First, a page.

One assertion for voluntary implementation as opposed to mandatory implementation has been a lack of local certified energy advisors to keep up with the pace of construction. A voluntary Step Code makes this problem worse because the private sector has no clear market signal to invest in training and creating energy advisor jobs.

Also, only with mandatory implementation will trades have the certainty that energy performance will be valued to justify investing in training for their workers to build beyond minimum Code construction.

A one year lead time for mandatory implementation would provide municipalities and industry time to develop the capacity needed to implement the Step Code, and provide certainty that existing and currently built higher performing buildings will be recognized.

“Implementing the Step Code will reduce our competitive advantage to neighbouring communities that do not implement the Step Code.”

Implementing the Step Code will provide Kelowna with a competitive advantage both for attracting new home buyers and developing highly skilled local trades whose services can be exported throughout the Province.

Land is a fixed asset that cannot be moved to other communities. A desirable place to live will always attract new residents and the Kelowna region is forecast to continue to be Canada’s fastest growing regions for a long time.

This desirability has been responsible for the sharp increase in real estate prices, highest in BC’s Interior. 2017 will be a record year for Kelowna building permits exceeding half a billion dollars in value. Most of these buildings will be constructed to minimum Building Code with no assurance of their energy performance. By these figures it’s evident that real estate costs are not killing Kelowna’s competitive advantage.

Implementing the Energy Step Code will only help Kelowna continue to be a highly desirable city to live and move to. Residents buying homes in Kelowna will know what they are paying for when it comes to housing performance. Consumer choice will be the winner. In the decision to make the greatest investment of their lives, the consumer will choose the tested high performing home in the City rather than the untested home outside of the city.

Kelowna’s construction workers, engineers, and architects will have an advantage over other workers in the region because they will have the experience building significantly higher performing buildings unlike their colleagues in laggard cities.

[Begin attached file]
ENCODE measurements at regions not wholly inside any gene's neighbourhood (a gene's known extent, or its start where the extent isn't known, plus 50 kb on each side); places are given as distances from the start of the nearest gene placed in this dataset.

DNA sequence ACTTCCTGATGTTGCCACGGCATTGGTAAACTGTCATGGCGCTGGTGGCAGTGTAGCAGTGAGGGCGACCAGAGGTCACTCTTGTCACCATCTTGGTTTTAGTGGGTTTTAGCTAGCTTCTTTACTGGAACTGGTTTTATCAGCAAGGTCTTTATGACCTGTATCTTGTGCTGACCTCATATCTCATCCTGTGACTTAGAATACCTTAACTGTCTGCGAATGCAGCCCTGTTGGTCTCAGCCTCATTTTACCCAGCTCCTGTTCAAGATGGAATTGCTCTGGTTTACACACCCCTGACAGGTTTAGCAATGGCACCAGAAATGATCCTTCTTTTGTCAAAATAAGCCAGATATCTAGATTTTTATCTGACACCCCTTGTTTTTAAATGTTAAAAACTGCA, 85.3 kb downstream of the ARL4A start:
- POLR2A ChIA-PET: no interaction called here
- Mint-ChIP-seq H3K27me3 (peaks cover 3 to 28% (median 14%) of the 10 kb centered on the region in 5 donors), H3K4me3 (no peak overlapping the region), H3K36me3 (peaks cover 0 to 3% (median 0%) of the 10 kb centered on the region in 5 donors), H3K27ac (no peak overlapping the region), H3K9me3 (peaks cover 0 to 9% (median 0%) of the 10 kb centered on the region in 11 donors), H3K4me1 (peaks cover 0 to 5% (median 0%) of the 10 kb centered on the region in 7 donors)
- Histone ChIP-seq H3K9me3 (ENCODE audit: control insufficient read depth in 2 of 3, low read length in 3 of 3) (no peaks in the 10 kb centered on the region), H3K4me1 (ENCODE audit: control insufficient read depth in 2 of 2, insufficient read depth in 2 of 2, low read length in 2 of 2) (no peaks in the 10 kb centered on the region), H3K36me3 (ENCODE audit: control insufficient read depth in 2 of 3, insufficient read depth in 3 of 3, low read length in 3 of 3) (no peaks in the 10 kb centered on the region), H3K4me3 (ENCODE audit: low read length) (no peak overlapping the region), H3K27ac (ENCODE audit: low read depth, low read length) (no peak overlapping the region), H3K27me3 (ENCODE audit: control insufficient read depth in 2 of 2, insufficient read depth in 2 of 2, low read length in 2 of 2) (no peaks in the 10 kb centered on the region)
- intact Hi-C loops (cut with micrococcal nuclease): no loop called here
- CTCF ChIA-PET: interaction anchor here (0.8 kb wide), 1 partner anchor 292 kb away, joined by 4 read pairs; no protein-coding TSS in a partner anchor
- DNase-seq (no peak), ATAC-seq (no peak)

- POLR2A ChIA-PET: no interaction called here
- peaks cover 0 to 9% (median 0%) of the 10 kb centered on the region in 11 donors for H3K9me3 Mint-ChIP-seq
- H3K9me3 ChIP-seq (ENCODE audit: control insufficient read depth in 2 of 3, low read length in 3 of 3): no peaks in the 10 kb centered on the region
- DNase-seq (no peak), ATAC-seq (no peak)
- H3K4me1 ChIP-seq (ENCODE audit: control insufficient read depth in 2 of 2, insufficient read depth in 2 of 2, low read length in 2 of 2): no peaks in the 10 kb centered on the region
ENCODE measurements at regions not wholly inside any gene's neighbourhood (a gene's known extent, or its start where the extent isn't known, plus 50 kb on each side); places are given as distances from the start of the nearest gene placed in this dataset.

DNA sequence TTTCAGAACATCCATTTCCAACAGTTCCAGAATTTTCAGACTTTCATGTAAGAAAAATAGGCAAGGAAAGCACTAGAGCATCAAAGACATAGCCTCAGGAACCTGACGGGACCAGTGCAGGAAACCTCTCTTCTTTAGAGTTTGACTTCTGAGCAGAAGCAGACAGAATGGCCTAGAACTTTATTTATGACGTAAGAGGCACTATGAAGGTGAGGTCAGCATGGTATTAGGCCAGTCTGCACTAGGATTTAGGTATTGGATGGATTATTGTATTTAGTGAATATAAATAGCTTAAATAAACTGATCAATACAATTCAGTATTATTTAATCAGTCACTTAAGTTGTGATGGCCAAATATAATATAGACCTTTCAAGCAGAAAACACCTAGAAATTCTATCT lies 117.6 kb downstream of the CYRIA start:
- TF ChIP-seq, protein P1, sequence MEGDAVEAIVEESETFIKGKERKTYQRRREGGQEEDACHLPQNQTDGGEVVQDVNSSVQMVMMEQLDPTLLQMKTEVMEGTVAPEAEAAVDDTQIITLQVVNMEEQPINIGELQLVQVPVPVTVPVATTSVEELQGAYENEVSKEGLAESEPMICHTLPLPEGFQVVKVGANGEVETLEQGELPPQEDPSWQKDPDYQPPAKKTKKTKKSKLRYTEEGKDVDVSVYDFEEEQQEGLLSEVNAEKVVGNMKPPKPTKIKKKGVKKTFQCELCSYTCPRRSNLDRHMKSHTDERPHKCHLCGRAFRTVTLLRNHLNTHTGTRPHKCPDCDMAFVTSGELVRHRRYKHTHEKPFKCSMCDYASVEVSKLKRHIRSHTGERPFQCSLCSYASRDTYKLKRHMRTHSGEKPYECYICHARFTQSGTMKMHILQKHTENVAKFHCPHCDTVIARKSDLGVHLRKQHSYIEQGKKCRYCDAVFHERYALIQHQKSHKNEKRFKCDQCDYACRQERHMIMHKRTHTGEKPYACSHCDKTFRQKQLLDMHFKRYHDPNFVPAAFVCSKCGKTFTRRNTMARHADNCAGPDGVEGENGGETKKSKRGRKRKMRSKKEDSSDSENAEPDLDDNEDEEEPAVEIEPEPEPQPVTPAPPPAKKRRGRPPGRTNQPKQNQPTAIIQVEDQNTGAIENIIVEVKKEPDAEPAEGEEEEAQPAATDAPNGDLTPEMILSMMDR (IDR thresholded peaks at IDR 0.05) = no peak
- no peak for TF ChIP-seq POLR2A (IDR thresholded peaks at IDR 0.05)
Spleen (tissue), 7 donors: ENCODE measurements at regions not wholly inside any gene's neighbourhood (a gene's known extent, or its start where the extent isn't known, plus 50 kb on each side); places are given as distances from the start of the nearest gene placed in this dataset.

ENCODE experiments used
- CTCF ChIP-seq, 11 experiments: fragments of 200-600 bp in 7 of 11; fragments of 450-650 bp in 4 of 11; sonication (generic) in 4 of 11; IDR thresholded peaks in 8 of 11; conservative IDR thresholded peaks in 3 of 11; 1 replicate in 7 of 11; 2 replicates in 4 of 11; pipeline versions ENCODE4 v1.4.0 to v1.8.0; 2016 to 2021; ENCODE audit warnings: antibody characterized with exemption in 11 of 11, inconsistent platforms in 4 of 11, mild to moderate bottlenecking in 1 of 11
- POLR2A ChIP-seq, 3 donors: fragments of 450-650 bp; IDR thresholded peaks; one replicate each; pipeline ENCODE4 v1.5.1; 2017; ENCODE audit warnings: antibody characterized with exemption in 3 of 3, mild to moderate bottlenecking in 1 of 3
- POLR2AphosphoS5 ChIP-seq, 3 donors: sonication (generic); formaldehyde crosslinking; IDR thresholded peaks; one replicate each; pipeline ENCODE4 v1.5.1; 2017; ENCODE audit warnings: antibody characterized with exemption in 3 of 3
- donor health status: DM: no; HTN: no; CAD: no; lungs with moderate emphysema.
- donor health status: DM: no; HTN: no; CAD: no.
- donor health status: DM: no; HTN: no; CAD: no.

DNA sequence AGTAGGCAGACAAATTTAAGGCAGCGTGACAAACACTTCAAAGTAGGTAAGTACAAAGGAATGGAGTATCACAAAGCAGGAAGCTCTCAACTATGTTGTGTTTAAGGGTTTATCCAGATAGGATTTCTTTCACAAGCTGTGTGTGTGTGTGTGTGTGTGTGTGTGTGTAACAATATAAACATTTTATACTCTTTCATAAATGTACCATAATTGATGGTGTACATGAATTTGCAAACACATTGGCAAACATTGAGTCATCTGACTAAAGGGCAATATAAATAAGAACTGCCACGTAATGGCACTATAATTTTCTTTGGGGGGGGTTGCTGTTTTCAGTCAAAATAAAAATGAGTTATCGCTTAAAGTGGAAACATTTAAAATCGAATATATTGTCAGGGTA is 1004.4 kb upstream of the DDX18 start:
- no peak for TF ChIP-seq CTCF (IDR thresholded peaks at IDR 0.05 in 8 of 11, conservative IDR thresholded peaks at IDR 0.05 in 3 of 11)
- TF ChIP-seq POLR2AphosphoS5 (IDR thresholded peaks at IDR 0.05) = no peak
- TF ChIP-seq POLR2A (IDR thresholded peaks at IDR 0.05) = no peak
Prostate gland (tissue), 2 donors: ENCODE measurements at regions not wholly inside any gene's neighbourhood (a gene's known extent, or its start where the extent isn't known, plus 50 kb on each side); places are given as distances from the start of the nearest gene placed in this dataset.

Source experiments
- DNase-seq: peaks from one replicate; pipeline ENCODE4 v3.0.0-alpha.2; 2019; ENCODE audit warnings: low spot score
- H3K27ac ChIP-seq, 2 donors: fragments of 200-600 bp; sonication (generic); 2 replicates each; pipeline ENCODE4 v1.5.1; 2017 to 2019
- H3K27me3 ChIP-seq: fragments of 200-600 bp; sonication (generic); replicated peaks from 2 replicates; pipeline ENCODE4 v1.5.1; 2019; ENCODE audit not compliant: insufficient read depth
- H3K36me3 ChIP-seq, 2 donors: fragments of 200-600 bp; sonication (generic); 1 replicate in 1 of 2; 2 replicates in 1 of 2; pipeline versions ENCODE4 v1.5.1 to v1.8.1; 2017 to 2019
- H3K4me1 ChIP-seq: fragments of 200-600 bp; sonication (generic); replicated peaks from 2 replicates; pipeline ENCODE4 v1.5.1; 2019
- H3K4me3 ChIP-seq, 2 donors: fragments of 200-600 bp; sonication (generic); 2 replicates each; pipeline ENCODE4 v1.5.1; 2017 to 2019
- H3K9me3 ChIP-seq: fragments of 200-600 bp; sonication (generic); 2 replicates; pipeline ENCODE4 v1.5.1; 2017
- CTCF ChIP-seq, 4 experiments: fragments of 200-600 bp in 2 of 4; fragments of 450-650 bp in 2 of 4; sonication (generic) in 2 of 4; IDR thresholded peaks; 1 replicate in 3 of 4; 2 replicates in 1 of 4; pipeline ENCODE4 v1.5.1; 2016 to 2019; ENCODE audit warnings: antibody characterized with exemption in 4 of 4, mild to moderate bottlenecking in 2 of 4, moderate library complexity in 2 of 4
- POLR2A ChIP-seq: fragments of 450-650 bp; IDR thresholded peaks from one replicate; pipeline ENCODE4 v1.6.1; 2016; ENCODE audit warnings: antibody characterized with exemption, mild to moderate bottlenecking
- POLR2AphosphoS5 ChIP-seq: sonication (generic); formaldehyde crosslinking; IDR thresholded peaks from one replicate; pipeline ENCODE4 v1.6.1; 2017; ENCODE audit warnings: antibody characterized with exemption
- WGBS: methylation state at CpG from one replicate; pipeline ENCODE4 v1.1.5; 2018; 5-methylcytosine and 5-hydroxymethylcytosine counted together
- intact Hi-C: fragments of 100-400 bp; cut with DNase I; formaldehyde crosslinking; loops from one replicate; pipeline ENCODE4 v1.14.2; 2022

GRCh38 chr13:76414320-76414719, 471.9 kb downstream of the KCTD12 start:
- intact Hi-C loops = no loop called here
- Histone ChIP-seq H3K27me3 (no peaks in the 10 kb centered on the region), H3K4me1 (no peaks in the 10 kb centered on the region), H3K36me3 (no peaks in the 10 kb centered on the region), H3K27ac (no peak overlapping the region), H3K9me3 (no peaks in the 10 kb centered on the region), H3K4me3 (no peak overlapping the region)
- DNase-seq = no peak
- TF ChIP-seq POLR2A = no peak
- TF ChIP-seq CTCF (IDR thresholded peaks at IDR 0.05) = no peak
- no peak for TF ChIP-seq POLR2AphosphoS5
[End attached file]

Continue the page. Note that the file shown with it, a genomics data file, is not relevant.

“Let’s wait and see what other municipalities do or if the Province will make Step Code mandatory.”

Leadership is taking action on something that hasn’t been done before.

The building industry has proven for decades that voluntary standards don’t work and it requires mandatory standards to create a level playing field to advance beyond minimum Building Code construction. The benefits for building better buildings to the community as a whole are clear: It provides consumer choice and value, lower energy costs, greater occupant comfort, greater productivity in workplaces, and avoided energy dollars being spent in the community.

Leadership therefore is required by local government to improve building energy efficiency.

The Bottom Line

Provincial legislation has a hard cap of 2032 for all new buildings to be net-zero ready. The BC Energy Step Code was developed with industry and local governments to help the industry transition within a reasonable period of time.

Buildings represent the second largest source of community greenhouse gas emissions next to transportation.

A community is either serious about meeting its climate action targets or not. If it is, waiting another thirty years to act is not an option as both the climate can’t wait and misaligned arguments to do nothing will not change. In fact, there is no better time to implement the BC Energy Step Code then when the housing market is strong. In fact, some local governments are seizing the opportunity to implement the Step Code in tandem with Greenhouse Gas intensity targets for buildings to meet their community targets.

Mandatory implementation of the BC Energy Step Code is for the benefit of all residents and the competitiveness of the region as it will enable higher quality buildings to be available that currently don’t exist in the market.